Liquid alternative strategies that specifically seek out return sources uncorrelated with equity and bond markets also have a role to play. Some of these strategies address markets that currently offer attractive value, such as Insurance-Linked Strategies.
Taking advantage of potential volatility can also mean adopting a more tactical approach.
At the start of the year, we were concerned about the level of short-term consensus even though we ultimately agreed with broad consensus views over the 12-month horizon of 2021. Our solution to that dilemma was to implement relative value positions across portfolios that stood to benefit from early-cycle reflationary growth while cutting allocations that we considered to be most at risk from the consensus. Examples were being short fully valued and interest rate-sensitive U.S. large caps, but long U.S. small caps and Japanese equities.
During the volatility at the end of January and the end of February, we were able to make those exposures more directional - by maintaining the longs in U.S. small caps and Japan but cutting back the short in U.S. large caps, for example. We also took the opportunity to add to markets that are particularly exposed to early-cycle recovery with relatively attractive valuations, such as the U.K.'s FTSE 100 Index.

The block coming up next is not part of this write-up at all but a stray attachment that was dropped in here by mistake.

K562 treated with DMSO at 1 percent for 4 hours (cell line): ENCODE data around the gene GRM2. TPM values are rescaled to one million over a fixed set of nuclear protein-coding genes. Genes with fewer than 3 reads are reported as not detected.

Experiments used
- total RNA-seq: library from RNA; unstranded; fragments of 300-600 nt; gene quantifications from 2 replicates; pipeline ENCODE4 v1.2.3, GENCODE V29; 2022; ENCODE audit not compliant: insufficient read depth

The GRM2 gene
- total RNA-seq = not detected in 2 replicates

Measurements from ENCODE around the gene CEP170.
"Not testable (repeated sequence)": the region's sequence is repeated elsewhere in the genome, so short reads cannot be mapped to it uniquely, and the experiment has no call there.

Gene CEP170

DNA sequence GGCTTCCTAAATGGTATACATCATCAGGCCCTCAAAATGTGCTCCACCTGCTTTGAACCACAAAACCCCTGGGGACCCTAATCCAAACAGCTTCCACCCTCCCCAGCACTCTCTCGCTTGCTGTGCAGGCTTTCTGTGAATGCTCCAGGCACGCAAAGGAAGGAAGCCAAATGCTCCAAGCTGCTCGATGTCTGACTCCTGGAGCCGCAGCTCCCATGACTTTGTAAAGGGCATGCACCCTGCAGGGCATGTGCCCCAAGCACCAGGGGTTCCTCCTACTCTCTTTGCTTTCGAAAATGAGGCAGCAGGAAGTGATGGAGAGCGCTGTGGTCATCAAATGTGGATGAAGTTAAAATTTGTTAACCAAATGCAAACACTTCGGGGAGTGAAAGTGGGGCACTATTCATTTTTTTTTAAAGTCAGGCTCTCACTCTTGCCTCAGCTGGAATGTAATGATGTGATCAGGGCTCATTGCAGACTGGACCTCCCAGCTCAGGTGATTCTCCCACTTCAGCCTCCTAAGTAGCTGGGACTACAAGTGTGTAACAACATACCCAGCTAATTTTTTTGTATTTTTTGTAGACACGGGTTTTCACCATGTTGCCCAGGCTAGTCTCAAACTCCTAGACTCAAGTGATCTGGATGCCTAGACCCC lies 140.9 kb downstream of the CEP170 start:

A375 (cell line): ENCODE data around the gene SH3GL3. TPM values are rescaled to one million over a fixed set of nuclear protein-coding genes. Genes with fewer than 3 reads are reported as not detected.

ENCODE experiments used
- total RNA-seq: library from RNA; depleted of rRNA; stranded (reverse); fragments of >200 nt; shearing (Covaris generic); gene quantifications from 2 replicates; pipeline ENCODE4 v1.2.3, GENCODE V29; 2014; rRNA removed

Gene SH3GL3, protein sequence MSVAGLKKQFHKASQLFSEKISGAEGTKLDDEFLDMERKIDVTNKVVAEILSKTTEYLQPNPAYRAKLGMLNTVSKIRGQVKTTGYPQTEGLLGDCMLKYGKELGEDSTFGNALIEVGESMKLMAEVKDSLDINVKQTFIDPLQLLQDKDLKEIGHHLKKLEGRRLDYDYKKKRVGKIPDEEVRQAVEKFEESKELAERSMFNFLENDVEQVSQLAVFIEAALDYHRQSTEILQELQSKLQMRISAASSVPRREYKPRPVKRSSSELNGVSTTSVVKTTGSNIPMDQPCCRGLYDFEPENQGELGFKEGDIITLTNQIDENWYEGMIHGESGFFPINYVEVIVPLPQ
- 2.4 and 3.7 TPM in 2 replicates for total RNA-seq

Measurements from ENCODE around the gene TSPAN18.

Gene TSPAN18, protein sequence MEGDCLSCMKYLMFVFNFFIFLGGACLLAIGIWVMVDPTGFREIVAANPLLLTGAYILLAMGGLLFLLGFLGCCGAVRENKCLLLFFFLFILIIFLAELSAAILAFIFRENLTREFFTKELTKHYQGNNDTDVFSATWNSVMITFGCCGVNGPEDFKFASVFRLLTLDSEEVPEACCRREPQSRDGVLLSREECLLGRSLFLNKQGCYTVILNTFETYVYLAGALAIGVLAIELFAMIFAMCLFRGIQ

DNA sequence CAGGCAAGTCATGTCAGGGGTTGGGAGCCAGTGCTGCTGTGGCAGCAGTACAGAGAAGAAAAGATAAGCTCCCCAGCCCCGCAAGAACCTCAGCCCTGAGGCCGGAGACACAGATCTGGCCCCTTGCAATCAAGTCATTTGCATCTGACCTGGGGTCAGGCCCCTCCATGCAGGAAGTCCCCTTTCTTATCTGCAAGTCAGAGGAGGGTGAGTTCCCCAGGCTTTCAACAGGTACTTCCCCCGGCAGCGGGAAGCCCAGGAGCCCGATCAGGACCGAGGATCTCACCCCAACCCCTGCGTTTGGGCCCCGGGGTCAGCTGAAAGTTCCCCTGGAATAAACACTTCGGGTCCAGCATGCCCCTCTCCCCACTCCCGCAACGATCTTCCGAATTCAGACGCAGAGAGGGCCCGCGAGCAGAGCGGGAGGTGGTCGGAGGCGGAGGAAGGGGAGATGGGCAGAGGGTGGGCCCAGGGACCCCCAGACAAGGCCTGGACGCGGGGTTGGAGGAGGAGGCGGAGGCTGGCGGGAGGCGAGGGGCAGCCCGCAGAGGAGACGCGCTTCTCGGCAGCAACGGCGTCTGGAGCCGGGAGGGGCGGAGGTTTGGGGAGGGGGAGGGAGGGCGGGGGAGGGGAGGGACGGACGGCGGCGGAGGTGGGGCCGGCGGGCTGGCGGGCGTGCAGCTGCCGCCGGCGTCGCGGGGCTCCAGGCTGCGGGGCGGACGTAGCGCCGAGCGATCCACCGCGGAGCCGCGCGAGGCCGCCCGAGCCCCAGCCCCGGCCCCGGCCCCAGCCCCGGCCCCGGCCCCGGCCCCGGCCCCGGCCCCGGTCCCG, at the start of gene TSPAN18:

Should we experience further bouts of higher volatility, as we anticipate, we will continue to make these tactical adjustments. Should equity markets defy gravity and only experience modest 3 - 5% drawdowns for the rest of the year, we will be content to draw the potential income from the mismatch between implied and realized volatility by holding equity index option PutWrite strategies.
Recoveries are rarely straight lines, but a straight line was implied by the consensus at the beginning of the year. We share that fundamental optimism, but we also seek to diversify against short-term risks and believe it is prudent to lean portfolios into this new cycle as volatility creates better entry points through the year.
In Case You Missed It
- ISM Manufacturing Index: +2.1 to 60.8 in February
- Eurozone Consumer Price Index: +0.9% year-over-year in February
- ISM Non-Manufacturing Index: -3.4 to 55.3 in February
- Eurozone Purchasing Managers' Index: +1.0 to 48.8 in February
- U.S. Initial Jobless Claims: +745,000 for the week ending February 27
- U.S. Employment Report: Nonfarm payrolls increased 379,000 and the unemployment rate decreased to 6.2% in February
What to Watch For
- Monday, March 8:
- Japan 4Q 2020 GDP (Final)
- Tuesday, March 9:
- Eurozone 4Q 2020 GDP (Final)
- Wednesday, March 10:
- U.S. Consumer Price Index
- Thursday, March 11:
- Eurozone Central Bank Policy Decision
- U.S. Initial Jobless Claims
- Friday, March 12:
- U.S. Producer Price Index